As for the incident Fourier mode {{\hat {\bf E}}}({\bf x}, \omega) , we consider polarized plane waves, {{\hat {\bf E}}}^{{\rm T}(i)}=E_{\rm in}^{{\rm T}(i)} {\boldsymbol\varepsilon}_{0, i} {\rm e}^{{\rm i}{{\bf kx}}} or {{\hat {\bf E}}}^{\rm L}=E_{\rm in}^{\rm L} {\bf k}_0 {\rm e}^{{\rm i}{{\bf kx}}} , where {\bf k}=k(\omega){\bf k}_0 , k=\sqrt {\omega ^2+m_{{\rm t}}^{2} } , and k0 is the unit wave vector of the incoming wave. The transversal linear polarization vectors {\boldsymbol\varepsilon}_{0, 1} and {\boldsymbol\varepsilon}_{0, 2} of the incident wave are chosen in a way to constitute with k0 an orthonormal triad, {\bf k}_0={\boldsymbol\varepsilon}_{0, 1} \times {\boldsymbol\varepsilon}_{0, 2} . The amplitudes EinT(i),L are arbitrary complex numbers. The incident flux carried by plane waves in the respective polarization is

Equation (11)

We choose two real transversal polarization vectors, {\boldsymbol\varepsilon}_1={\boldsymbol\varepsilon}_2 \times {\bf n} and {\boldsymbol\varepsilon}_{2} as the normalized product n × k0, so that {\boldsymbol\varepsilon}_1 lies in the plane generated by n and the incident unit wave vector k0. The scalar products of the polarization vectors of the incoming and outgoing waves are readily calculated, e.g., \sum_{i, k} {\left\vert {{\boldsymbol\varepsilon}_i {\boldsymbol\varepsilon}_{0, k} } \right\vert^2}=1+({{\bf nk}}_0)^2 . The longitudinal polarization vectors of the in- and outgoing waves are the unit wave vectors k0 and n. The angular parametrization of these products is done with polar coordinates in the coordinate frame defined by the right-handed triad {\boldsymbol\varepsilon}_{0, 1} , {\boldsymbol\varepsilon}_{0, 2} and k0 of the incoming wave, so that nk0 = cos θ and \left\vert {{\bf n}\times {\bf k}_0 } \right\vert=\sin \theta .

The flux radiated into the solid angle in the respective polarization reads, cf. (8),

Equation (12)

Here, we substitute {{\bf p}}=q{{\hat {\bf v}}}(\omega) , where {{\hat {\bf v}}}(\omega) is the velocity of the electron oscillating in the incident wave. Dividing the scattered flux by the incident flux (11), we find the differential cross-sections {\rm d}\sigma=\vert{\langle {\bf S}_{\rm out}^{{\rm T}(j), {\rm L}}\rangle}\vert r^2 {\rm d}\Omega/\vert {\langle{\bf S}_{\rm in}^{{\rm T}(i), {\rm L}}\rangle}\vert .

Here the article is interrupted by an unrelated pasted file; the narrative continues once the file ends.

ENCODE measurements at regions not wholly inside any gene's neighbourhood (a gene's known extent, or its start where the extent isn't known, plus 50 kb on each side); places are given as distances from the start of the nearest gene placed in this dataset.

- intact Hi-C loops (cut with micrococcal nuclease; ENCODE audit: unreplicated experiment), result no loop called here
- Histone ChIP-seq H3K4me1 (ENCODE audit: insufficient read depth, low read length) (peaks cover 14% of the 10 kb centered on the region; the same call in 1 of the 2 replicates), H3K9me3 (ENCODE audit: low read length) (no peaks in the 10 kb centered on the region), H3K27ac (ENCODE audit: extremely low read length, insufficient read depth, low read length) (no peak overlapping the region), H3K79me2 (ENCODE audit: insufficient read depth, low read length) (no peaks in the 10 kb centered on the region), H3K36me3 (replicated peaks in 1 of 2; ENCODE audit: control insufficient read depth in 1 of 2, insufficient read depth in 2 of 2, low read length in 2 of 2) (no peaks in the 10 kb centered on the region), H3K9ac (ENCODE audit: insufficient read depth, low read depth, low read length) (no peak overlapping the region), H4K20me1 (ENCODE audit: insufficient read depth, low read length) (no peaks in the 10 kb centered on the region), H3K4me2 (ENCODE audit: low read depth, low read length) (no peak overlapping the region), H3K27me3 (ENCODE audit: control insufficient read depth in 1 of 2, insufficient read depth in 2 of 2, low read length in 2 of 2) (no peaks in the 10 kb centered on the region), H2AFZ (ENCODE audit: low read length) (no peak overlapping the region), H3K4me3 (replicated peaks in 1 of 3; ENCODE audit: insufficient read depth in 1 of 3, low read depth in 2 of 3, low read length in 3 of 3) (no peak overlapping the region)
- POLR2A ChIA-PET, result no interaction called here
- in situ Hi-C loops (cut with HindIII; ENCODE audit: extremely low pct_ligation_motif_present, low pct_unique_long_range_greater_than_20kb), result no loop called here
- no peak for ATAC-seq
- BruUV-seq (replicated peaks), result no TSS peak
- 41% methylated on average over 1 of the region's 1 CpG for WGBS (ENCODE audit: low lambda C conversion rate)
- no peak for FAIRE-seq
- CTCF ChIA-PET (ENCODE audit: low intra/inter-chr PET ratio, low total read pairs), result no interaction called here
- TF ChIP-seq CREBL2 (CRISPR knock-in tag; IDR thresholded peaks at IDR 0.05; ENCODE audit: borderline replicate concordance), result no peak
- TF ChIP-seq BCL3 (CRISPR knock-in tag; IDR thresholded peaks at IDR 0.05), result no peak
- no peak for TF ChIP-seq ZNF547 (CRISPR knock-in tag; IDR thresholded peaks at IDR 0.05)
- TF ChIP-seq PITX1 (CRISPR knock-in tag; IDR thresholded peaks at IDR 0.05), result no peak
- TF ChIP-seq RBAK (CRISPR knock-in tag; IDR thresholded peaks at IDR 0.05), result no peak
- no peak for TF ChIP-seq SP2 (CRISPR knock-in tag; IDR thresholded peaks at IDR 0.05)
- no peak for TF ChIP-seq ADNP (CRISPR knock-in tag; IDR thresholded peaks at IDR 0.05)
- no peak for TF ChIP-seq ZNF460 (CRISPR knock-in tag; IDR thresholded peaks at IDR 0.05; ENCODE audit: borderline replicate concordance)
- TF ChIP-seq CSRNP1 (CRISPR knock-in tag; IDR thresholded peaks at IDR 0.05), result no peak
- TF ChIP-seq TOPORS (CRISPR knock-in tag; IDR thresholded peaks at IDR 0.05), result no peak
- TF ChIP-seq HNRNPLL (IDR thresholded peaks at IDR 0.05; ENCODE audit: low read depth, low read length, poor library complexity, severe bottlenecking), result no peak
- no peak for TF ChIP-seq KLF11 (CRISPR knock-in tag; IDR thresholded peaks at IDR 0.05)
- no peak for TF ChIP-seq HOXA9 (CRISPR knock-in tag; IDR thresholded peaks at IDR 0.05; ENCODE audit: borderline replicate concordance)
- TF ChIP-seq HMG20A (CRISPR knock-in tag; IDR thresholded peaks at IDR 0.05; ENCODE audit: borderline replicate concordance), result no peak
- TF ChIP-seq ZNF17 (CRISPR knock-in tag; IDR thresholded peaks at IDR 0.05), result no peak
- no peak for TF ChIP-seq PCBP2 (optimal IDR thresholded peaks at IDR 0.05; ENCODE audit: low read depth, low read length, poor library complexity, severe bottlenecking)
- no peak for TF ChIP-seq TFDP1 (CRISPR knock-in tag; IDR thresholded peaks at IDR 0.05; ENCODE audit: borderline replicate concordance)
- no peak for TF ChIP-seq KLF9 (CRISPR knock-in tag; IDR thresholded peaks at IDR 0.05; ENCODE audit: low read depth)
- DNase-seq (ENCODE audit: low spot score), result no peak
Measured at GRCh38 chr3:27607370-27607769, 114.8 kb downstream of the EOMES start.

Tachyonic Thomson cross-sections

We consider the dipole approximation of the current transform (4), {{\hat {\bf J}}}(\omega)={{\bf p}}=\int {{{\hat {\bf j}}}({{\bf {x}'}}, \omega)\, {\rm d}{{\bf {x}'}}} , in conjunction with a damped oscillator model for the electron: {{\bf \ddot {r}}}+\gamma_{{\rm c}} {{\bf \dot {r}}}+\omega_{{\rm c}}^2 {{\bf r}}=q{{\bf E}}/m , where {{\bf r}}={{\hat {\bf r}}}{{\rm e}}^{ - {{\rm i}}\omega t}+{\rm c.c.} and {{\hat {\bf v}}}=- {{\rm i}}\omega {{\hat {\bf r}}} , driven by a plane wave {{\bf E}}({\bf x}, t)={{\hat {\bf E}}}({\bf x}, \omega){{\rm e}}^{ - {{\rm i}}\omega t}+{\rm c.c.} , with {{\hat {\bf E}}}={{\bf E}}({\bf k}){{\rm e}}^{{{\rm i}}{{\bf kx}}} . ωc is the characteristic frequency of the oscillator, and γc the damping constant; the case γc = ωc = 0 has been discussed above. In dipole approximation, we may neglect the spatial dependence of {{\hat {\bf E}}} , to find [14]

Equation (13)

The polarized flux components read

Equation (14)

with k=\sqrt {\omega ^2+m_{{\rm t}}^{2} } . The angular parametrization is performed by means of the polarization vectors specified after (11). The incoming wave is linearly polarized, {{\bf E}}({\bf k})={\boldsymbol\varepsilon}_{0, i} E_{\rm in} or E(k) = k0Ein in the case of longitudinal polarization.

We label the cross-sections with the polarization of the incident and outgoing flux, cf. after (12). There are four cases to distinguish. First, a transversal incoming wave {\boldsymbol\varepsilon}_{0, i} E_{\rm in} and transversal outgoing radiation as defined by langleSoutT(j)rangle. Second, a longitudinal incoming wave E(k) = k0Ein and transversal outgoing radiation, implying langleSoutT(2)(k0)rangle = 0 since {\bf k}_0 {\boldsymbol\varepsilon}_2=0 . The third combination is a transversal incoming wave {\boldsymbol\varepsilon}_{0, i} E_{\rm in} and longitudinally polarized outgoing radiation, and the fourth cross-section refers to longitudinal in- and outgoing modes:

Equation (15)

Here, the incident transversal radiation is a polarization average, and a summation is performed over the outgoing linear transversal polarizations in dσT→T. The transversal fraction of the scattered longitudinal radiation is linearly polarized, as dσL→T(2) = 0.

Polarization of tachyonic \bm{\gamma} -ray flares: The case of quasar 3C 279

Figures 1 and 2 show the tachyonic cascade fit of the active galactic nucleus 3C 279 [14]. The cascades are plots of the E2-rescaled flux densities

Equation (16)

where d is the distance to the source, and \langle p^{\rm T, L}(\omega)\rangle the transversal/longitudinal tachyonic spectral density averaged over a thermal ultra-relativistic electron distribution {\rm d}\rho \propto {{\rm e}}^{ - \beta \gamma }\sqrt {\gamma ^2 - 1} \gamma\, {\rm d}\gamma , β = m/(kT) [15]. The least-squares fit is performed with the total unpolarized flux density dNT+L = dNT + dNL. The cascades are labeled ρ1,2 in the figures, and the thermodynamic parameters of the electron populations generating them are listed in table 1. The details of the spectral fitting have been explained in refs. [6, 16]. The electron count is calculated as n^{{\rm e}} \approx 5.75\times 10^{61}\hat {n}d^2[{\rm Gpc}] , where \hat {n} defines the tachyonic flux amplitude extracted from the fit. The cutoff parameter is related to the electron temperature by kT[TeV] approx 5.11 × 10−7/β, and the internal energy estimates of the source populations in table 1 are based on U[erg] ~ 2.46 × 10−6ne/β.